The King returns
Author: Tom Roston
Publication: The Mail on Sunday
Date: Dec '03

His fans swooned during his love scenes in A Walk on the Moon and clung to his every word in films such as A Perfect Murder and 28 Days, but it's been Viggo Mortensen's role as Aragorn in The Lord of the Rings trilogy that's made the actor a star.

Today, however, Mortensen isn't concerned about conquering Hollywood, he just wants to find his wallet. Grumbling expletives as he empties his bags for the third time, he thrusts his arms into the side pockets of his jacket, hoping the missing item will mercifully appear. He is clearly exhausted. 'Man, I'm fried. Refried. And fried again,' he says, with a tired smile.

Mortensen's sudden Hollywood heat is one of the Rings' many success stories. His dedication to embodying Aragorn is legendary among the film's cast and crew. He would camp in the forest while his co-stars slept in more refined quarters. He carried his sword everywhere - even into restaurants. 'He was the most committed and the most devoted on the set,' says Sean Astin, who plays hobbit Sam Gamgee. 'He transferred his entire life into the character.'

Mortensen's commitment to his role extended beyond matters of the flesh. 'He brought to Aragorn this huge internal life that you don't see as much in the book,' says Miranda Otto (Eowyn). 'As filming progressed he became more and more Aragorn, and less and less Viggo.'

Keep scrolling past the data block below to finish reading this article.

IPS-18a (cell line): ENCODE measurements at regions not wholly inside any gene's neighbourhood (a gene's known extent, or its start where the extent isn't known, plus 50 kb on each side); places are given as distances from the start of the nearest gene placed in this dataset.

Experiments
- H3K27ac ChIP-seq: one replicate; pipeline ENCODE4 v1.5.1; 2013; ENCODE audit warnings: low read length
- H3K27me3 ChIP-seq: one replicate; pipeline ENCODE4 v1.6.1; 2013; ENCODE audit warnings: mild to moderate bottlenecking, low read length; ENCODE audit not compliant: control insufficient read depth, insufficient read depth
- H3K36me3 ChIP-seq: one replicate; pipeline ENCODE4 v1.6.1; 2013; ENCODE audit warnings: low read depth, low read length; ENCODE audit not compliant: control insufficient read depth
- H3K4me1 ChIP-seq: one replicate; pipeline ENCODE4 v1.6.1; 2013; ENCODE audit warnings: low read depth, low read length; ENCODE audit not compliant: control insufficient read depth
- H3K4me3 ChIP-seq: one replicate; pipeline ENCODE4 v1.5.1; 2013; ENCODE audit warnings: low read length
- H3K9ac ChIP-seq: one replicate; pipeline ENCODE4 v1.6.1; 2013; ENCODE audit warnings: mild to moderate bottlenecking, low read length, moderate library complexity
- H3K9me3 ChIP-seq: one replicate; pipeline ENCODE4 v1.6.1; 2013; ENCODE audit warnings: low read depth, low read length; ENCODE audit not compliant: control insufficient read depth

Mortensen's dedication also found its way regularly to director Peter Jackson's fax machine. 'After a long day's shooting, when all the other cast would be either in bed or in the bar, a nine-page handwritten memo would come rattling through the fax from Viggo, outlining his thoughts about that day's work and the next few days to come,' says Jackson. 'This wasn't an exception - over 15 months, it became the rule. In the small hours, it was actually comforting to know that there was somebody else out there grappling with the same nightmare that we were.'

Acting was never about fame or awards for Mortensen, 'They've got nothing to do with the job, and that is not why I do it,' he says. 'And as far as I know, that's not why these films were made.'

Mortensen's Danish-born father, Viggo Sr, and his American mother were living in New York when Viggo was born in 1958. The Mortensens moved often, living in Argentina, Venezuela, and Denmark when Mortensen was young.

His parents divorced when he was 11, and Mortensen and his two younger brothers moved with their mother to upstate New York, where he went to high school. Mortensen studied government and languages at St Lawrence University before moving to Denmark, where he sold flowers while focusing on writing poetry and short stories.

In the early Eighties, Mortensen followed a girlfriend to New York and became increasingly interested in films and theatre. He went for what he thought was an audition for a play at the Warren Robertson repertory theatre, and found himself signed up for an acting class. Soon after, he was auditioning for roles in films.

In the ensuing years, as Mortensen took parts in box-office duds such as Boiling Point and American Yakuza, and in more successful films such as GI Jane and A Perfect Murder, he maintained an ambivalence towards the industry, especially the compromising nature of being a small cog in the film-making machine.